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January 25, 2001

Greenspan Warns Against US Surplus Growth
By Peronet Despeignes, The Financial Times

Tax Cuts Won't Come In Time ... Weiss comments

WASHINGTON - Alan Greenspan, Federal Reserve chairman, warned on Thursday that allowing the US budget surplus to grow indefinitely could damage the nation's economic efficiency.

He appeared to lean heavily toward tax cuts and against spending increases.

In a transcript of his testimony to members of the Senate Budget Committee, he said projections of continued budget surpluses "make clear that the highly desirable goal of paying off the federal debt is in reach before the end of the decade."

The decline in the national debt had held down long-term interest rates, lowered the cost of capital and elevated productivity-raising investment. But Mr Greenspan said the government should stop collecting surpluses beyond elimination of the more than $5,000bn national debt since rising surpluses after that point would amount to the federal government accumulating "significant amounts of private assets."

Such a development would "risk sub-optimal performance in our capital markets, diminished economic efficiency and lower overall standards of living than would be achieved otherwise," he said.

He recommended shifting the surplus to the social security trust fund, to prepare for financial burdens of the aging of the baby-boomer generation.

He warned against "a highly rapid and highly undesirable dissipation" of the surplus, but later said that "if long-term fiscal stability is the criterion, it is far better, in my judgment, that the surpluses be lowered by tax reductions than by spending increases."

New spending commitments would be a "drain of resources from the private sector" and "lower the growth potential of the economy."

He encouraged tax cuts that would minimize "distortions, increases efficiency, and enhance incentives for saving, investment, and work."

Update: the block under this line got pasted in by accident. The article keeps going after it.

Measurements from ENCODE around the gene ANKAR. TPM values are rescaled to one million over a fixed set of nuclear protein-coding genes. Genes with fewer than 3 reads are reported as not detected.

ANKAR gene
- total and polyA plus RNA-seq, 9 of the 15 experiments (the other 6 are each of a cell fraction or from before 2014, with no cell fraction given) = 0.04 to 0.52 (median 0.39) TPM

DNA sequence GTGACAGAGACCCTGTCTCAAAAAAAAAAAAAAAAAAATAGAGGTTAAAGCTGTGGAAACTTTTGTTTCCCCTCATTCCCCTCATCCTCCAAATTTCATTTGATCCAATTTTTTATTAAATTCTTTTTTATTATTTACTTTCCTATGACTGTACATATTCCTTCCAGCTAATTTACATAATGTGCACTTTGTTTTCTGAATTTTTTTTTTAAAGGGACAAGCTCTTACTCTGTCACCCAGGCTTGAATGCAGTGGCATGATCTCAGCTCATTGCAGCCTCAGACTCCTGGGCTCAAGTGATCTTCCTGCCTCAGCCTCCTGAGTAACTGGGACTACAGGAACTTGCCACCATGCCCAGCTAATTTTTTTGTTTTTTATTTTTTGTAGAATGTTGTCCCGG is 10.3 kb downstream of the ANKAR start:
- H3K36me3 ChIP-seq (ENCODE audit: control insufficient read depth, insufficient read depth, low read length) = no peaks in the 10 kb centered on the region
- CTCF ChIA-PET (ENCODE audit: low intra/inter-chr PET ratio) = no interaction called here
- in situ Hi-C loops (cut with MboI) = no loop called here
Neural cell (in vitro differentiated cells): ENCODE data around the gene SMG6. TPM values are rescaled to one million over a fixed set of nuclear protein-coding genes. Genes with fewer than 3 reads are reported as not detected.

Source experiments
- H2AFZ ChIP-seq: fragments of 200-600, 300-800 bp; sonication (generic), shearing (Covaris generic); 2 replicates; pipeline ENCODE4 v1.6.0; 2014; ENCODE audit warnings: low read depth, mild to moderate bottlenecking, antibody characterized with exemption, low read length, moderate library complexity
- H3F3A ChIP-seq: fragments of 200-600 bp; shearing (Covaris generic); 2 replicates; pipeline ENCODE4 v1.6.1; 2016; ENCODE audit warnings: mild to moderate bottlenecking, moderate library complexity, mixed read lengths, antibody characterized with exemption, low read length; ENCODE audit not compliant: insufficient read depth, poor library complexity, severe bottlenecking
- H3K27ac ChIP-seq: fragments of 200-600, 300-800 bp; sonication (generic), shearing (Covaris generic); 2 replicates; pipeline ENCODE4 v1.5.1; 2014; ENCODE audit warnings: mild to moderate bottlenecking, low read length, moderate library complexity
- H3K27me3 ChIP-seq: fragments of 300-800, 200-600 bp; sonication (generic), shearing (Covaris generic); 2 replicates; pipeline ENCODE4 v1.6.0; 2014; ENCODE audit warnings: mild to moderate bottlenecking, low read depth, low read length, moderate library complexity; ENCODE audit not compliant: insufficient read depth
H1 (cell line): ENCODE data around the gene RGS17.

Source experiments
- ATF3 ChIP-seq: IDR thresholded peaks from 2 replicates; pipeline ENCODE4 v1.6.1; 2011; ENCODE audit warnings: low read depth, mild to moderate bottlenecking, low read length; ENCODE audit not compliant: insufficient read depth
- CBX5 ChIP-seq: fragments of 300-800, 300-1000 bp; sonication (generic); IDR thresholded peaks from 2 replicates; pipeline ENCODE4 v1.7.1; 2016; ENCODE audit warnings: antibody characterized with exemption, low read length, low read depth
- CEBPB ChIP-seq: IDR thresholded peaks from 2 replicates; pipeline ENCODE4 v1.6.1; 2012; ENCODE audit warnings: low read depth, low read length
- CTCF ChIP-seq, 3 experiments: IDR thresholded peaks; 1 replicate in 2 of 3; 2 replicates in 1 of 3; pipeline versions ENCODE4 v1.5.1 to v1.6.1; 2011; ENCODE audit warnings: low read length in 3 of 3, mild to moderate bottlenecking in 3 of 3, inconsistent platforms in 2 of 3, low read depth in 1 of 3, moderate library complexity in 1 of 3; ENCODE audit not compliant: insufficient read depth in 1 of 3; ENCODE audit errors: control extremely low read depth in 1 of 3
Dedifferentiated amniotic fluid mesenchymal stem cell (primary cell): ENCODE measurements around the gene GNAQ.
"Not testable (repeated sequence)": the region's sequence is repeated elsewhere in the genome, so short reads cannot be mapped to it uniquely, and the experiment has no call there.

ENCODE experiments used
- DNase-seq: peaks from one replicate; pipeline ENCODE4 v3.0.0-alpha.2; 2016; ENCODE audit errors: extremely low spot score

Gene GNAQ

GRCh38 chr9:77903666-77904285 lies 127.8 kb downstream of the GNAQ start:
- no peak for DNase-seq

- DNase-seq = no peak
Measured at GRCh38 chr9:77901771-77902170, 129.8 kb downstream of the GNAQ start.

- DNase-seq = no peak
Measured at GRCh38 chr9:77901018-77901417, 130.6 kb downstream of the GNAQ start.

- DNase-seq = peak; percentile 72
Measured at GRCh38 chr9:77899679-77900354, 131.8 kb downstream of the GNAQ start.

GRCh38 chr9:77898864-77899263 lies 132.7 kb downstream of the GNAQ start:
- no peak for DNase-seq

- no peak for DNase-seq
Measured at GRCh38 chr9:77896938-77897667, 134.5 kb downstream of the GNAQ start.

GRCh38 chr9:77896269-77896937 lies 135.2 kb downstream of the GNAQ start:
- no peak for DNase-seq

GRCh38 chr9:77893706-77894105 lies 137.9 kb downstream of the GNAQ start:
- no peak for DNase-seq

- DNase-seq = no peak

But he said the short-term stimulative impact of tax cuts to thwart a recession was dubious and had historically "proved difficult to implement," and he warned policymakers to "resist those policies that could readily resurrect the deficits of the past."

In an unusual disclaimer, Mr Greenspan said that he spoke for himself and not for the Federal Reserve.

We're all for tax cuts. Anything that puts a little more cash in our bank accounts is great. But the idea that tax cuts can steer us clear of recession is a big mistake. The reason? Timing. Just this morning, Congress warned President Bush that he better have a budget submitted before he even thinks of proposing a tax cut. That means any tax cut initiative will be pushed back until late summer. By that time, the economy will already be mired in a recession. And even a retroactive tax cut won't reverse the hard times that we'll be facing over the next few months. The only way to stem the recession now would be to implement a tax cut right now.

Don't count on a hefty interest rate cut at the end of the month, either. Fed Chairman Greenspan conspicuously left out any hint of what action the Federal Reserve will take on interest rates next week. There was no mention of disappointing growth, falling consumer confidence, declines in manufacturing, rising inventories, or California's power shortages.

The absence of this certainly indicates that the Fed is not leaning toward a half-point rate cut. They only cut rates on Jan. 3 to catch up with the bond market. Now the bond market is back in line with the Fed, and there's no need for the Fed to make any more drastic cuts.

Following Greenspan's remarks, the odds of a half-point rate cut went down to 20 to 1 in Las Vegas betting pools, but Wall Street was left scratching its head. Here's a hot tip: Come next week, investors won't get the rate cut they're hoping for -- and stocks will drop like a bag of rocks.

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